The next slide, on the use and quality of social housing, shows the percentage of people renting social, municipal or non-profit housing. Rental is only one social housing model but it is among the most prominent. The graph shows that Ireland is not bad compared with the average, but the 8% figure for Ireland is much lower than for its neighbour, the UK, where the percentage is 20%. The figure in the Netherlands, at 26%, is even higher. The correlation between the percentage of social houses available for rent and perceived quality is shown. While it is not a perfect correlation, in countries that have a larger amount of social housing available to rent, people tend to rate the quality higher. In Ireland, the percentage is not especially high and the quality is considered good. The position in Ireland is not much different from the position in the UK. While there is a big difference in the number of social houses available for rent, the difference between the two countries in terms of quality is not significant.
While there is a problem with homelessness in Ireland, how does the country fare with regard to global insecurity in housing? We asked people how likely or unlikely it was that they would need to leave their accommodation within the next six months because they could no longer afford it. If we exclude the very unlikely, which means the people who feel pretty secure, we have an index showing some level of insecurity. However, Ireland, at 22, is ranked slightly lower than the European average of 24. If we consider different scenarios, insecurity is very low among people who own a house without a mortgage and a little higher among those who own a house with a mortgage. It is higher again for those renting municipal or social housing. Insecurity is highly concentrated in the cohort of people renting houses or apartments in the private market. Again, I am sure these findings will come as no surprise to members. Ireland has taken some measures that may not yet be reflected in this survey. However, it is important to bear in mind that the problem is concentrated in certain segments.
Childcare affordability is another area where Ireland scores below the EU average. The graph compares Ireland, which is the green column, and the European Union, which is the blue column. The first category shows those who find childcare costs very difficult. The percentage here is 11% and while it is not a high number, it is almost double the EU average of 6%. The next category is those who find childcare costs a little difficult and is again almost double the EU average. The opposite is the case in regard to those who find meeting the costs of childcare not difficult at all, where Ireland scores 35% against an EU average of 61%. Again, I am aware that some recent measures have been taken so maybe the position is moving in the right direction.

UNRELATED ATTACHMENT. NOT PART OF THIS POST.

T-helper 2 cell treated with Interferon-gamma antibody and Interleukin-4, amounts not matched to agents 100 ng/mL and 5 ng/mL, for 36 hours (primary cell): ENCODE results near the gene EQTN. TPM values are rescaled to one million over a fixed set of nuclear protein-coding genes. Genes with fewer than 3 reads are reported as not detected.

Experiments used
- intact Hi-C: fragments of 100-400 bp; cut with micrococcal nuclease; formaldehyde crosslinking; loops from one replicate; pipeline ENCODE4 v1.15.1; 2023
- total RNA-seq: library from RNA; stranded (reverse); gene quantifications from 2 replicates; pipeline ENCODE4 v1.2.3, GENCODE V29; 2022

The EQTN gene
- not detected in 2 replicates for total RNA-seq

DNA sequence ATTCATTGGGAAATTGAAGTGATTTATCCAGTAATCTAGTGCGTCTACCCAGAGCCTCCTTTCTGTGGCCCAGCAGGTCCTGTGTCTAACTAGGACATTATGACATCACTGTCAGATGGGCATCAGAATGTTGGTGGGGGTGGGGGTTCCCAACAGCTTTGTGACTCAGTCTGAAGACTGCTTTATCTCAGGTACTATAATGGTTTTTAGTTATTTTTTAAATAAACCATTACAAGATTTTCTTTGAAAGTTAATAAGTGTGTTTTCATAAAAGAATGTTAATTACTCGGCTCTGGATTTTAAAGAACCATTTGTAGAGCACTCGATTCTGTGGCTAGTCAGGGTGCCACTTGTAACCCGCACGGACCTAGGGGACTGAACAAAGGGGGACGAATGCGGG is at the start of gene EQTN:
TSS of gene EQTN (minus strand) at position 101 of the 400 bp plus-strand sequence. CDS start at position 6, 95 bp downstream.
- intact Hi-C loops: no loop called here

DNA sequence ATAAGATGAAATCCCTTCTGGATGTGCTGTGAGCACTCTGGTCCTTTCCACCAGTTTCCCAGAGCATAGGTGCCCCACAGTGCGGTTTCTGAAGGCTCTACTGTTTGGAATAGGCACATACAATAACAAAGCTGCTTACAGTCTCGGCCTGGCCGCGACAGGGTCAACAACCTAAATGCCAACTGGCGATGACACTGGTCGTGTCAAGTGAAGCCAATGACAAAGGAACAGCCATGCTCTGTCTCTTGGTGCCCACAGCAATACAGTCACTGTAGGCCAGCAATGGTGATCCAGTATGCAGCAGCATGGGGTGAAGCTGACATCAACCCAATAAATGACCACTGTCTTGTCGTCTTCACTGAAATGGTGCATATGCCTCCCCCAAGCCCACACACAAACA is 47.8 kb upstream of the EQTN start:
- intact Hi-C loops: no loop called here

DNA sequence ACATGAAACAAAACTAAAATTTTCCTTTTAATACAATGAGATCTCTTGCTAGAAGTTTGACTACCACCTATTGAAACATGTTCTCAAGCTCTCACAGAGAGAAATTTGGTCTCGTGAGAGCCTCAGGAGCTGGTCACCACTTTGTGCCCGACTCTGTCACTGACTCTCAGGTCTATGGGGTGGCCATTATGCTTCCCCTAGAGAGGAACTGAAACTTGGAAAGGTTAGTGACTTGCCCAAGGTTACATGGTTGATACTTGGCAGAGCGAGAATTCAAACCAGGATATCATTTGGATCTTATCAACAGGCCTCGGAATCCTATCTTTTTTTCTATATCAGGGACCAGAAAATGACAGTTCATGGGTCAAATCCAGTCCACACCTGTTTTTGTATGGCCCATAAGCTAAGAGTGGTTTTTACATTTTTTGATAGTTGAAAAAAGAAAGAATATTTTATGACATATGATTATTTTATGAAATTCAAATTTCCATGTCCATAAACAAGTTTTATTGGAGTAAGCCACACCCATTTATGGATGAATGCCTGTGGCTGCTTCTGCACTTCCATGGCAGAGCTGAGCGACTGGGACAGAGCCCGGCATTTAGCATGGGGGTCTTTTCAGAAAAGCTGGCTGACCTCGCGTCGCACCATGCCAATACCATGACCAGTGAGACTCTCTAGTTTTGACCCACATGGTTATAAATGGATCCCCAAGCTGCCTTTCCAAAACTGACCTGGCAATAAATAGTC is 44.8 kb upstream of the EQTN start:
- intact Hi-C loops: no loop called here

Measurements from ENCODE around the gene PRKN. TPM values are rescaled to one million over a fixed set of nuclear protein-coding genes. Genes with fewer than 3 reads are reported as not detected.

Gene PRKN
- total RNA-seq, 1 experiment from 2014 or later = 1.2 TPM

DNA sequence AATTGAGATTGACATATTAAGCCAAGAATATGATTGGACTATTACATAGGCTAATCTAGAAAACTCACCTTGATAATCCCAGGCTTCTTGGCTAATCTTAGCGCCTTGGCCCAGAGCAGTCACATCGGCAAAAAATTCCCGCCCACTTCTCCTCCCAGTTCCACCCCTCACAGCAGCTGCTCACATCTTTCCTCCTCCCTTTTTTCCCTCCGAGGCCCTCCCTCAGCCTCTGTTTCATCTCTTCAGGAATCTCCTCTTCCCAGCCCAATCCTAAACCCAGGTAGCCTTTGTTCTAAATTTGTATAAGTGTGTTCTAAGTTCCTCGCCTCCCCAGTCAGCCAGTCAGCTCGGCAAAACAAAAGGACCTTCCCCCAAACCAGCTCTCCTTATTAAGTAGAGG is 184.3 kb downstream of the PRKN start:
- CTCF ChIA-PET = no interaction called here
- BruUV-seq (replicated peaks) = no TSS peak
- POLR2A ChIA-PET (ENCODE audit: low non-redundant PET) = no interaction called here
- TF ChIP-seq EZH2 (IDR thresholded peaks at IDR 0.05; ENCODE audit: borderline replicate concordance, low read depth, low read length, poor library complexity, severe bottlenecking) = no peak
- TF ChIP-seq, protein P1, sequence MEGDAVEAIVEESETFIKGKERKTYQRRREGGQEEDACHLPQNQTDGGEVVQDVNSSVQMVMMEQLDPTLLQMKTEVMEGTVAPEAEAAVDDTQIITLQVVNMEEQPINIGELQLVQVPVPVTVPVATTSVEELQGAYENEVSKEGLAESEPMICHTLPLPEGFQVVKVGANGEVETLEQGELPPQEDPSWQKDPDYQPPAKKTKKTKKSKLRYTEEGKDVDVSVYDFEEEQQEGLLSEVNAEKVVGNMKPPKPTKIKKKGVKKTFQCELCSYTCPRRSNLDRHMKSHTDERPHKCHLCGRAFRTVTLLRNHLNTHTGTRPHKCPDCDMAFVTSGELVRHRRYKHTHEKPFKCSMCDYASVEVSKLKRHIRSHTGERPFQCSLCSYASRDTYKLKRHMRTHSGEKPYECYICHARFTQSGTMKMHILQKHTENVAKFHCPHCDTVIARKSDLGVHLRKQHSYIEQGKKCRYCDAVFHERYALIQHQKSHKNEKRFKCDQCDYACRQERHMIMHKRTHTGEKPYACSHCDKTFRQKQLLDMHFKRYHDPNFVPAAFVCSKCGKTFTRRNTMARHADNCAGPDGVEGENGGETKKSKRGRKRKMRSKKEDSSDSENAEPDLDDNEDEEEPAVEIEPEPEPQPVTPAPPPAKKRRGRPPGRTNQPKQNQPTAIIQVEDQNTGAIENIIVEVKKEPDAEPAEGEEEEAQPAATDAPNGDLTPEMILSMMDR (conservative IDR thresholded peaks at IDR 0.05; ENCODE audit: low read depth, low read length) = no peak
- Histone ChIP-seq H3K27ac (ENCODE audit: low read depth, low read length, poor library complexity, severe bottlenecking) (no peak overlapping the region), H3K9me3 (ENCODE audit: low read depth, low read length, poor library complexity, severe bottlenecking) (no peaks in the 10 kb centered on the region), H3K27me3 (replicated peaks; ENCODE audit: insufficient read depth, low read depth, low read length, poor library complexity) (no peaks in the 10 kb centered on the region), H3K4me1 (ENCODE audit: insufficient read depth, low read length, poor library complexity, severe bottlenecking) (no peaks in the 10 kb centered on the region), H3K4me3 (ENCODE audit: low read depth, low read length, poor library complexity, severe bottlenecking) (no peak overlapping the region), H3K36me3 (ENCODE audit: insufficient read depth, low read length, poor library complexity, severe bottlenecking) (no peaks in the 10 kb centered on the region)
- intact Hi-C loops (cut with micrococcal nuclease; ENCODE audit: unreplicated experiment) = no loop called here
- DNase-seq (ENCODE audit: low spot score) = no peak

I want to add something which is not so much in the indices to which we normally pay attention but is relevant to the situation of Ireland, which is the mental health of young people. The light blue bar on the slide shows the risk to mental well-being, according to our survey. Ireland would be, more or less, average at 13%. The dark blue bar shows the actual reported chronic depression. One can see that Ireland is the highest in the EU according to the EUROSTAT health interview survey. If we dig a bit deeper and look in the same survey at the proportion of young people with severe or moderate depressive symptoms, we see it is mainly young women between 15 and 24, again shown by the blue bar. Women rate higher than men in all countries, as shown in the grey column, with Ireland again the highest. The committee is in a position to understand the reasons for this but we thought it was one of the indicators that was relevant.
I do not want to end my presentation in a depressing mode by talking about depression. The next slide shows the network of EU agencies. Eurofound is one of these and is, of course, based in Ireland. Ireland almost had another, the banking authority, but it went elsewhere. Some would say there are already too many agencies, with 48 spread all over the EU, and some are talking about mergers or synergies. On the other hand, new agencies are being created, with the latest likely to be approved in this legislative period of the European Parliament, the European labour authority or agency, whatever name is finally approved. The Council will then discuss where to locate that agency. I do not know if Ireland has an interest but I can say there are nice grounds in Loughlinstown that belong to the OPW; they are rented to Eurofound but there is enough room for another building. We talk a lot about synergies and having common and shared services. This will be an agency operating in the social and employment field, so, if Ireland wants, it could make a case for that, knowing that the highest likelihood is that this new agency will end up in a country that has no agency at all, that is, one of the newest member states such as Romania, Croatia or Latvia, for example. Almost all countries have volunteered to host the agency with the exception of the UK.
We have much more information available on our website and the committee can contact us at any time. There is a country page about Ireland with many indicators, not so much to inform Ireland but to inform other countries about the situation in Ireland. Of course, the committee is welcome to let us know its concerns and priorities and we are happy to assist in any way.